US plans more funding for developing countries

The Biden administration has announced that it has increased the amount of U.S. public and private funds allocated to a multilateral program aimed at building infrastructure in developing nations. This increase surpasses the $30 billion figure that was initially announced in May. However, some observers are skeptical about the U.S.’s ability to fulfil its pledge to raise $200 billion over the next five years for the program.

The program, called the Partnership for Global Infrastructure and Investment (PGI), was launched by the Group of Seven (G7) advanced economies as a competitor to China’s Belt and Road Initiative (BRI). While the U.S. has increased its commitments to the program, other G7 members have pledged to raise $400 billion by 2027.

The primary objective of PGI is to address the infrastructure gap in low- and middle-income countries, promoting inclusive and sustainable growth. Observers have noted that one unspoken objective is to provide higher-quality infrastructure projects to developing nations compared to those offered by China’s BRI.

The U.S. has made new financial pledges to PGI, adding between $1.1 and $1.6 billion to the initial $30 billion commitment announced in May. These commitments involve both government funds and contributions from organisations like the Bill & Melinda Gates Foundation and Microsoft.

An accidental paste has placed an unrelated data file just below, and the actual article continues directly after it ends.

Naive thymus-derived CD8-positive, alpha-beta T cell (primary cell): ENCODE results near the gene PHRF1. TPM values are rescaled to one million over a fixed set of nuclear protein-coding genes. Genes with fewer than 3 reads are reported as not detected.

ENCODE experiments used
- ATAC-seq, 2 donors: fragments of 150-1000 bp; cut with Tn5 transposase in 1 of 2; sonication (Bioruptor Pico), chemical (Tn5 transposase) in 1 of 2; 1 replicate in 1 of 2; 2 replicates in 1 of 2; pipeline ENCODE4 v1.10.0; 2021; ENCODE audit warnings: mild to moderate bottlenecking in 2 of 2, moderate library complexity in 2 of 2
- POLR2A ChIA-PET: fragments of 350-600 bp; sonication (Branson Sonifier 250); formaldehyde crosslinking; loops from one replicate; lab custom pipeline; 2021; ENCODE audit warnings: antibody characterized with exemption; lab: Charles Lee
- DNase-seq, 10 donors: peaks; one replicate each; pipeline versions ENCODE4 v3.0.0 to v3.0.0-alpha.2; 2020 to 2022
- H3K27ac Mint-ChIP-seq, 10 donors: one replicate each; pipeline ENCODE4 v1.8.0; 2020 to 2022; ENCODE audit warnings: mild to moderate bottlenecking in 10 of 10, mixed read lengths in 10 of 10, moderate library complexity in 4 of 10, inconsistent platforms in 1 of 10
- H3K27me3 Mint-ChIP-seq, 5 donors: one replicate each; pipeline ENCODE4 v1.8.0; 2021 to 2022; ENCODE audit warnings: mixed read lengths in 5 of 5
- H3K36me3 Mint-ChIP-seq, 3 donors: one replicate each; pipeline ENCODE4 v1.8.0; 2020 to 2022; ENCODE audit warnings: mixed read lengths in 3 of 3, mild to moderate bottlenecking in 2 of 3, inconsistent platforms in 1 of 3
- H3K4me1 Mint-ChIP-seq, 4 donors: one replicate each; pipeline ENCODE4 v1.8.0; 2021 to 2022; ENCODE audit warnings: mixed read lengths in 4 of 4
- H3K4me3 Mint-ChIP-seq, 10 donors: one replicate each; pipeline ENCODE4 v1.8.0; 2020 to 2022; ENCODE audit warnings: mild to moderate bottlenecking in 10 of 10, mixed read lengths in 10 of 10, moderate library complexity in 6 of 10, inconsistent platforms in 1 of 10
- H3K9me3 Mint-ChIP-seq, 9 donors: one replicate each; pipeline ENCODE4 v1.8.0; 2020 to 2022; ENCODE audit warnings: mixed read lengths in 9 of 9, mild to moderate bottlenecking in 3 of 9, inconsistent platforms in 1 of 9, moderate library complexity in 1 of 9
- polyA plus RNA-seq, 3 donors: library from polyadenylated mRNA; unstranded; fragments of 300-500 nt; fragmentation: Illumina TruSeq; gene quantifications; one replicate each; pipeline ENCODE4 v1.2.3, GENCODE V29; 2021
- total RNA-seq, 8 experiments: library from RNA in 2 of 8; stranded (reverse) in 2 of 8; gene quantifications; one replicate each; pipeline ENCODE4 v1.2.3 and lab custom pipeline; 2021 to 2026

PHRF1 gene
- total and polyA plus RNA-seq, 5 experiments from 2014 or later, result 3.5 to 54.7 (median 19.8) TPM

PGI aims to develop two international economic corridors, including the India-Middle East-Europe Economic Corridor (IMEC) and the Lobito Corridor in sub-Saharan Africa. IMEC, founded by the U.S., India, and other nations, seeks to build new connections between India and Europe through railway lines, ports, and undersea cables. The Lobito Corridor aims to link the Democratic Republic of Congo and Zambia to the Lobito port in Angola via new transport infrastructure.

Observers have highlighted various shortcomings in the U.S.’s strategy for PGI implementation, including the need for a more coordinated effort and a dedicated team of senior officials to work with various agencies and partners. The success of PGI in reaching its $200 billion goal may require greater efforts to recruit private sector funds and support for anti-corruption and procurement programs in developing nations.

One program that could help attract more private capital to PGI is the Blue Dot Network (BDN), which certifies infrastructure projects as “high quality” with sustainable and climate-resilient features. BDN, funded by the U.S. and other countries, aims to improve the appeal of PGI projects to private investors. The certification framework is being developed in collaboration with the Organisation for Economic Co-operation and Development (OECD) and is expected to enhance private sector interest in PGI initiatives once publicly released.

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